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3 fundamental monitoring methods essential for every DevOps engineer πŸš€πŸ’₯

Ankit Anand ✨
Your friendly content curator on DevOps, open-source projects, application performance monitoring & cloud native technologies πŸ‘¨πŸ½β€πŸ’»
・4 min read

The USE Method | The RED method | The Four Golden Signals

Running applications at scale is no mean task. Applications are more global now than ever. And with that scale comes the complexity of managing numerous systems, services & third-party integrations.

Modern-day distributed systems are fraught with challenges and pitfalls at each stage of their lifecycle: development, testing, deployment, and running in production.

The most critical stage is when your application is out there in the hands of its users. Both your infrastructure and application services need to be continually monitored for issues that might affect end-user experience.

But modern systems can emit thousands or millions of metrics, and modern monitoring tools can collect it all. But that's never efficient.

In this article, I want to talk about some of the methodologies used for monitoring applications. These methodologies can direct your monitoring strategies and serve as excellent starting points to get more visibility into your deployed applications.

These methods give you a solid starting point to determine what you should monitor. πŸ”


SigNoz - an open-source APM & observability tool. An alternative to DataDog.

Check out our GitHub repoπŸ‘‡

GitHub logo SigNoz / signoz

SigNoz helps developers monitor their applications & troubleshoot problems, an open-source alternative to DataDog, NewRelic, etc. πŸ”₯ πŸ–₯. πŸ‘‰ Open source Application Performance Monitoring (APM) & Observability tool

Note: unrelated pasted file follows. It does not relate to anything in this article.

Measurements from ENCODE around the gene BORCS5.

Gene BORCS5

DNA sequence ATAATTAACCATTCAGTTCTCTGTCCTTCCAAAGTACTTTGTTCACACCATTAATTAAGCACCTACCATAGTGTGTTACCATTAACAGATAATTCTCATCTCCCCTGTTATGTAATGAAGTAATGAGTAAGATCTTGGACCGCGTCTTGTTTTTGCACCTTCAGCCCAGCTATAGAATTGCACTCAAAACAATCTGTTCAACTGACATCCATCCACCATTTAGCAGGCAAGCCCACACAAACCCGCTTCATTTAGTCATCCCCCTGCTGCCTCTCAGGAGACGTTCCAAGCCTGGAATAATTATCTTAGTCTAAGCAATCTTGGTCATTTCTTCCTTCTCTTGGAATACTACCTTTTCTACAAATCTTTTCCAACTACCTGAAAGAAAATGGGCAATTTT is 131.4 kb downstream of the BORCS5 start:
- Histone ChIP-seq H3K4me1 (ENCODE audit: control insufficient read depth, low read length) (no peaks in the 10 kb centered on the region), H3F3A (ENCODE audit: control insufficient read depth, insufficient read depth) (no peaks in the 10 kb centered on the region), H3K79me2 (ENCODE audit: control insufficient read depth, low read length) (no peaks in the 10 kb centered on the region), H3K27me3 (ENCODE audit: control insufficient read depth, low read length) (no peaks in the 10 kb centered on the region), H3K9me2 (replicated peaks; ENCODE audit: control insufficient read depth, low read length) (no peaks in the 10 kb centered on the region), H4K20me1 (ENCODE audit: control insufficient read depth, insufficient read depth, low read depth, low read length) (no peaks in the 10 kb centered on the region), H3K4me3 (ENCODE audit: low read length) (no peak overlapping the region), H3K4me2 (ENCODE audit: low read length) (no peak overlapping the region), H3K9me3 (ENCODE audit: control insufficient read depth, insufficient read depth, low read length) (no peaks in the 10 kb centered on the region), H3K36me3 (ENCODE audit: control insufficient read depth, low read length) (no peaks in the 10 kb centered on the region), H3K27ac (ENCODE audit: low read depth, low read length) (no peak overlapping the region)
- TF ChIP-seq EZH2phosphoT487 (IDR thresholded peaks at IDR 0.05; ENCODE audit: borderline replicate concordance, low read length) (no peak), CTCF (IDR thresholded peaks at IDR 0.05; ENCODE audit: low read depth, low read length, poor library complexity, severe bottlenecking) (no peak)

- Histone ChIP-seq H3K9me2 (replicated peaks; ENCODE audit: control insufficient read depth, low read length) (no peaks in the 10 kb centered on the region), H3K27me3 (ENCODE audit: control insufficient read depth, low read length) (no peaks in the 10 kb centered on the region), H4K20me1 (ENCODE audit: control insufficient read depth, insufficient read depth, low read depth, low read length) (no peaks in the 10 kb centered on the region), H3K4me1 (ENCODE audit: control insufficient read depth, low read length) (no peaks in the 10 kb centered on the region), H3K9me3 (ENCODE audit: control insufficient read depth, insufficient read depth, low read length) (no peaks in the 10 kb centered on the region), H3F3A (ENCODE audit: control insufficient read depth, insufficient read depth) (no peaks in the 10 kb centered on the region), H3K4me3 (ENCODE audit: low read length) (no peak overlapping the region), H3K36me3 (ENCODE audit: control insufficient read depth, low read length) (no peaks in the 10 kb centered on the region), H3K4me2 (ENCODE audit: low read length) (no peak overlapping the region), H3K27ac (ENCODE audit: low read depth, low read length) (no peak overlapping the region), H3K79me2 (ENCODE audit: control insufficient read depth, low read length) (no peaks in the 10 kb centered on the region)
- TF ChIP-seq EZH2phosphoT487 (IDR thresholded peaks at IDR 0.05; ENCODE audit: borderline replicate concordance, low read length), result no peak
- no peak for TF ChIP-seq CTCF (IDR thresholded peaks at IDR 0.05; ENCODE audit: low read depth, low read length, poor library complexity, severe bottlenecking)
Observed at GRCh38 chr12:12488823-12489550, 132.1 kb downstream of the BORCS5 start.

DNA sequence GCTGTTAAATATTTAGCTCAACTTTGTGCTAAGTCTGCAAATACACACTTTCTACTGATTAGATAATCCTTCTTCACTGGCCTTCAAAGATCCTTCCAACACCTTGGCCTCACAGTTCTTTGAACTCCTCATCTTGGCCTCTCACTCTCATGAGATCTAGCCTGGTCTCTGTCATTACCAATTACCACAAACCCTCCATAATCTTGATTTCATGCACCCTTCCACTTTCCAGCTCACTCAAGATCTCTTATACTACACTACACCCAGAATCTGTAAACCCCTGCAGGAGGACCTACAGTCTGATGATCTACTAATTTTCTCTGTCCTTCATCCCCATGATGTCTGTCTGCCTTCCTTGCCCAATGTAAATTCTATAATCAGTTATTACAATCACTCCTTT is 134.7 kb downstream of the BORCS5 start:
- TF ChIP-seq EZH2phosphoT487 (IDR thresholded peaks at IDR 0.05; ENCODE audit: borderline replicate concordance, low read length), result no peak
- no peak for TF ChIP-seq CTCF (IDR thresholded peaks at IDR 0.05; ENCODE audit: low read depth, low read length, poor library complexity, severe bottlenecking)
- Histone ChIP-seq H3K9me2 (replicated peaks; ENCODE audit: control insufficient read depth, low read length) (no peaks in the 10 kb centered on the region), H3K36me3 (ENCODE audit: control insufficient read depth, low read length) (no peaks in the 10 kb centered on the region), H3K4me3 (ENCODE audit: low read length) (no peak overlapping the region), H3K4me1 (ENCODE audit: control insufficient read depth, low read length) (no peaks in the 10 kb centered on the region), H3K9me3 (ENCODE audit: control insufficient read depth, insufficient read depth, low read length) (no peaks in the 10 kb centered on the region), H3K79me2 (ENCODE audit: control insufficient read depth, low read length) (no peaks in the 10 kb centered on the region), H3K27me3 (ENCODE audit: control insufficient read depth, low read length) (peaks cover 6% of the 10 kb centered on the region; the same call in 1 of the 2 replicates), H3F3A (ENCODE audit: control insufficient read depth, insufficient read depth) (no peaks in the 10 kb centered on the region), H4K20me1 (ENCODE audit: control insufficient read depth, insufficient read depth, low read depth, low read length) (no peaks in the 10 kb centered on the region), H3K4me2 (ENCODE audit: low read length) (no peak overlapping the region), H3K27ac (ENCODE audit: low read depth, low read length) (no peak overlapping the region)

SigNoz-logo

Monitor your applications and troubleshoot problems in your deployed applications, an open-source alternative to DataDog, New Relic, etc.

License Downloads GitHub issues tweet

Documentation β€’ ReadMe in Chinese β€’ Slack Community β€’ Twitter

SigNoz helps developers monitor applications and troubleshoot problems in their deployed applications. SigNoz uses distributed tracing to gain visibility into your software stack.

πŸ‘‰ You can see metrics like p99 latency, error rates for your services, external API calls and individual end points.

πŸ‘‰ You can find the root cause of the problem by going to the exact traces which are causing the problem and see detailed flamegraphs of individual request traces.

SigNoz Feature

Join our Slack community

Come say Hi to us on Slack πŸ‘‹

Features:

  • Application overview metrics like RPS, 50th/90th/99th Percentile latencies, and Error Rate
  • Slowest endpoints in your application
  • See exact request trace to figure out issues in downstream services, slow DB queries, call to 3rd party services like payment…

The USE method

USE is an acronym for Utilization, Saturation, and Errors. It was devised by Brenden Gregg, who is quite known for his work in systems performance analysis. This method can be used to solve common performance issues quickly without overlooking important areas.

"Like an emergency checklist in a flight manual, it is intended to be simple, straightforward, complete, and fast."
-Brenden Gregg

The USE method can be summarized as:
For every resource, check utilization, saturation, and errors.

The metrics are usually expressed in the following terms:

  • utilization: the average time that the resource was busy servicing work.
  • saturation: the degree to which the resource has extra work which it can't service, often queued.
  • errors: the count of error events.

An example of USE-based metric list for linux operating systemsπŸ‘‡

Alt Text
USE-based metric list for Linux operating systems(Source)

The RED method

RED stands for three metrics that you should measure for every microservice in your architecture. The metrics are:

  • Request rates - the number of requests per second your services are serving.
  • Errors - the number of failed requests per second.
  • Duration - distributions of the amount of time each request takes.

The RED metrics focus on measuring things that end-users care about when using your services.

RED metrics can be easily tracked with APM & observability tools like SigNoz.

Alt Text